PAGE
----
The South Slope Fire that threatened several homes near Freezeout Hill in Gem County Thursday was under control Friday evening, the U.S. Bureau of Land Management reports.
And the much larger North Highway 52 Fire, about 6 miles north of Emmett, was 70 percent contained by Friday evening but had consumed about 10,700 acres of brush on rocky terrain, BLM spokeswoman Carrie Bilbao said. Its most active area Friday was on the northeast end of Squaw Butte, she said.
No containment or control estimates have been set yet, but firefighters will continue working on that fire overnight and at least all day Saturday, Bilbao said.
The North Highway 52 Fire was reported about 12:30 p.m. Thursday near milepost 43 of Idaho 52 and grew rapidly amid grass and brush. The fire appears to have been caused by a large bird, possibly a hawk or eagle, on a power line, Bilbao said.
About 165 people in various capacities are fighting the fire, Bilbao said, and Gem County Fire Districts 1 and 2 have “helped tremendously” with structure protection and firefighting. The Black Canyon Rural Fire Protection Association also helped, working with ranchers to get their livestock out of the fire’s path.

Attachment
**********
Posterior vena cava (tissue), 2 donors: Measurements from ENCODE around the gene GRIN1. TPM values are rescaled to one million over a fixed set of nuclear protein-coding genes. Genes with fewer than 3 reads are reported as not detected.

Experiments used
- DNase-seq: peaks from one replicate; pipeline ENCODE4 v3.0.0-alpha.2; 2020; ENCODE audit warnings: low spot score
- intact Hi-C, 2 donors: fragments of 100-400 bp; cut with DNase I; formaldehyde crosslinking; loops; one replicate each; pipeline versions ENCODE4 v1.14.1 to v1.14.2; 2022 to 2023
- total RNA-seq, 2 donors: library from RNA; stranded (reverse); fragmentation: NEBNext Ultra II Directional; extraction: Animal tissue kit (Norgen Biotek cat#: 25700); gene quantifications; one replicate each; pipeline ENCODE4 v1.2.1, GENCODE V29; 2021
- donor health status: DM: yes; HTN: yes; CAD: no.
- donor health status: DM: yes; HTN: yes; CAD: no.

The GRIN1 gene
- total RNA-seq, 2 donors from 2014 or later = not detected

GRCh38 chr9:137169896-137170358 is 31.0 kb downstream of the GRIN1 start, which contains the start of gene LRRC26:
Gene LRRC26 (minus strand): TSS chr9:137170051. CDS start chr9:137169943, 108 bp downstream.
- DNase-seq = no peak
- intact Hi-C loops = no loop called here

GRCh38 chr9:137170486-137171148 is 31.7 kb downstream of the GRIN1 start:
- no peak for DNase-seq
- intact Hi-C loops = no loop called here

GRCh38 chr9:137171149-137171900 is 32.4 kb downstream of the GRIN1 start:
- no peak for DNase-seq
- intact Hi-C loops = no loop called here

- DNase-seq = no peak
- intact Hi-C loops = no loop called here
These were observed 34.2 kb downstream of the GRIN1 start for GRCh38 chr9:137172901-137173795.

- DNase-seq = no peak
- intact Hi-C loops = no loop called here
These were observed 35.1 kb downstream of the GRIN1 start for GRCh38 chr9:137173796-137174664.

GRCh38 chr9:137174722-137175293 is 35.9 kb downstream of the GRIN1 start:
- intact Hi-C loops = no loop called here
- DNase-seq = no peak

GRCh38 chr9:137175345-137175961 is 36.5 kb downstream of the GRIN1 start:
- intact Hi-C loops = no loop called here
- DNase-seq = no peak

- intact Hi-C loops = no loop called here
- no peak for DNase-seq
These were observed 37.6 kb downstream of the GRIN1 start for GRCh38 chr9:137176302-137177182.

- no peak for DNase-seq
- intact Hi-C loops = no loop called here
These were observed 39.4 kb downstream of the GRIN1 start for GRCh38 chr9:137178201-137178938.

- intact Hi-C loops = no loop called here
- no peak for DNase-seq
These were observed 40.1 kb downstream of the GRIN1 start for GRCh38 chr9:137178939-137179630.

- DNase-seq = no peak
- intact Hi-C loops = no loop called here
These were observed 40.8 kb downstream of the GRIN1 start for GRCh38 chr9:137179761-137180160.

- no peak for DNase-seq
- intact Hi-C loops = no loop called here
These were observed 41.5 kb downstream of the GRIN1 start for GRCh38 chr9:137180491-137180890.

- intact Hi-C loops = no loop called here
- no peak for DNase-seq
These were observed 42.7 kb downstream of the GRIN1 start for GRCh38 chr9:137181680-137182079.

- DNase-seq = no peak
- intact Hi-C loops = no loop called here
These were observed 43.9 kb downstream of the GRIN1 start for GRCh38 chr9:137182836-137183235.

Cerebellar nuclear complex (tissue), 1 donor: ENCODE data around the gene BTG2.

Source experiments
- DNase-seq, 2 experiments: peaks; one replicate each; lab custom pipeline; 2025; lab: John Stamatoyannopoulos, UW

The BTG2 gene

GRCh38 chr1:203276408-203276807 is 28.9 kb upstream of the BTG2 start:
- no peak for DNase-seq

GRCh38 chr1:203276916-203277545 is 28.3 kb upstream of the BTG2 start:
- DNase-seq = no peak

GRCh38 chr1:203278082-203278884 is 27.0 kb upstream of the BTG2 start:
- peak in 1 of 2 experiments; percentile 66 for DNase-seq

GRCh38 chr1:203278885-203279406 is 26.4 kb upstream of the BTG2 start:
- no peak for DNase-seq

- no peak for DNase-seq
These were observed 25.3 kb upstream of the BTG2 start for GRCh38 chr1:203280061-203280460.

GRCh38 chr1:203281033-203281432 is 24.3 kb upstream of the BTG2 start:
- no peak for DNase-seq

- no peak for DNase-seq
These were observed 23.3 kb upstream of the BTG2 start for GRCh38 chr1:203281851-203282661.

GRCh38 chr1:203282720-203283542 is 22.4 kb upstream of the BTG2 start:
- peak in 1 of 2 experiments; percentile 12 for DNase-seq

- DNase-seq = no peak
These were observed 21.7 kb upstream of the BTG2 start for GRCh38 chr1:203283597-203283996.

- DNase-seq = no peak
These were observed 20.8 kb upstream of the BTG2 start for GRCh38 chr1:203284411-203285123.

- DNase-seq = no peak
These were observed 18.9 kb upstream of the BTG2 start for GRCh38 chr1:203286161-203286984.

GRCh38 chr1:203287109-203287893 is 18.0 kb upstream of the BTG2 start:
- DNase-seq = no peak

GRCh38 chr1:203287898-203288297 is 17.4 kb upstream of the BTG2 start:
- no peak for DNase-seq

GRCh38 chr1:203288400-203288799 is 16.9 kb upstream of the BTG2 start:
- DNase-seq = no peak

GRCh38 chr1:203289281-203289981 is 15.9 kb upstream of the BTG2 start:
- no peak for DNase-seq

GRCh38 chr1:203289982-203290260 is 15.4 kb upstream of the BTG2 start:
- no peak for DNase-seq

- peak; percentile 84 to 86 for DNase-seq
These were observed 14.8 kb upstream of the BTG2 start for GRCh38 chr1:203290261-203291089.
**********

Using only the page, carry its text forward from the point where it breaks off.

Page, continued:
About 10 miles away near the Gem/Ada county line, the South Slope Fire was remeasured at 63 acres Friday, down from 150 acres, due to better mapping once the flames were under control. Crews focused their efforts Thursday night on protecting several homes on the east side of the blaze from the fire’s path; no structures were damaged.
Another sizable brush fire, this one in Owyhee County, broke out Thursday morning north of Murphy and was contained by 10 a.m. Friday, with full control that evening. The fire covered about 240 acres, Bilbao said.
The Griffy and South Slope fires are both believed to be human-caused, but the specific causes are under investigation, she said.
No new wildfires broke out on BLM land Friday, she said. With dry brush and temperatures expected in the triple digits for at least the next week, officials anticipate that fire suppression will be difficult and urge people to be extra careful outdoors.
And the BLM and other agencies urge people to resist the temptation to send private drones over wildfires to get a bird’s eye view of the action.
“If a UAS (unmanned aircraft system) is detected flying over or near a wildfire, we will stop air tankers from dropping fire retardant, helicopters from dropping water, and other aerial firefighting aircraft from performing wildfire suppression missions until we can confirm that the UAS has left the area and we are confident it won’t return,” said Steve Gage, U.S. Forest Service representative on the National Multi-Agency Coordinating Group at the National Interagency Fire Center in Boise. “Unfortunately, this could decrease the effectiveness of wildfire suppression operations, allowing wildfires to grow larger, and in some cases, unduly threaten lives and property.”
Members of the public flying drones disrupted wildfire operations in southern California twice this week, officials said.